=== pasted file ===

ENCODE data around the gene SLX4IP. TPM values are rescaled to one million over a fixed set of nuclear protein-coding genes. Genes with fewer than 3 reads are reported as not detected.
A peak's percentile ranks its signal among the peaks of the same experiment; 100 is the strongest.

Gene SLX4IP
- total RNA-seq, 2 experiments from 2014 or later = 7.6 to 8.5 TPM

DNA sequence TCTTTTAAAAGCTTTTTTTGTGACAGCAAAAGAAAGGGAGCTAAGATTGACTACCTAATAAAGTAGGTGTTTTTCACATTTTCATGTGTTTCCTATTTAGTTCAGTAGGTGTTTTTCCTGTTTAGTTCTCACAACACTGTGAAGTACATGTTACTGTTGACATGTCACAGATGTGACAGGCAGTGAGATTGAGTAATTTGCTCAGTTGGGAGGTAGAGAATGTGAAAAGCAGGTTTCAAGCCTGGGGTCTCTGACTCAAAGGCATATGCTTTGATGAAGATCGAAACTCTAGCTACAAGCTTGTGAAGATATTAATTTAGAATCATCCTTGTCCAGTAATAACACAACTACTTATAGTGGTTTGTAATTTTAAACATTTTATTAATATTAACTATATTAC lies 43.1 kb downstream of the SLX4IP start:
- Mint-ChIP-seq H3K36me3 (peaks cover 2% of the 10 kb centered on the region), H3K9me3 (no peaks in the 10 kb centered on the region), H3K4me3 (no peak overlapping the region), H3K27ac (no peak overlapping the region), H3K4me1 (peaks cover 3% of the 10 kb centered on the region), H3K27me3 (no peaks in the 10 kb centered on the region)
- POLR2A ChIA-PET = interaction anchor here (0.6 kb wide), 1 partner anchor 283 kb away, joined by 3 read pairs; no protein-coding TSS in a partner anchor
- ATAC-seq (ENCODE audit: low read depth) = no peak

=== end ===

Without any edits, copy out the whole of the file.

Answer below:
ENCODE data around the gene SLX4IP. TPM values are rescaled to one million over a fixed set of nuclear protein-coding genes. Genes with fewer than 3 reads are reported as not detected.
A peak's percentile ranks its signal among the peaks of the same experiment; 100 is the strongest.

Gene SLX4IP
- total RNA-seq, 2 experiments from 2014 or later = 7.6 to 8.5 TPM

DNA sequence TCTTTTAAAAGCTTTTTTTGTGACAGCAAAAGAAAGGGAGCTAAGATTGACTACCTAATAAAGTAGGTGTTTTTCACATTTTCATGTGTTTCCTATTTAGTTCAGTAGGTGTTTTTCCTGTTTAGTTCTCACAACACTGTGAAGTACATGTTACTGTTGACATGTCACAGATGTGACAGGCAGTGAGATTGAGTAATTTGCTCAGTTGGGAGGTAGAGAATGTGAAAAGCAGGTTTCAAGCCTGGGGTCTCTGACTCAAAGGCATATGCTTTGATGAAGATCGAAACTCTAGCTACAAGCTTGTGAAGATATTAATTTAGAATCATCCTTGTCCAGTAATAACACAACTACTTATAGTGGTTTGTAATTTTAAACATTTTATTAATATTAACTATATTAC lies 43.1 kb downstream of the SLX4IP start:
- Mint-ChIP-seq H3K36me3 (peaks cover 2% of the 10 kb centered on the region), H3K9me3 (no peaks in the 10 kb centered on the region), H3K4me3 (no peak overlapping the region), H3K27ac (no peak overlapping the region), H3K4me1 (peaks cover 3% of the 10 kb centered on the region), H3K27me3 (no peaks in the 10 kb centered on the region)
- POLR2A ChIA-PET = interaction anchor here (0.6 kb wide), 1 partner anchor 283 kb away, joined by 3 read pairs; no protein-coding TSS in a partner anchor
- ATAC-seq (ENCODE audit: low read depth) = no peak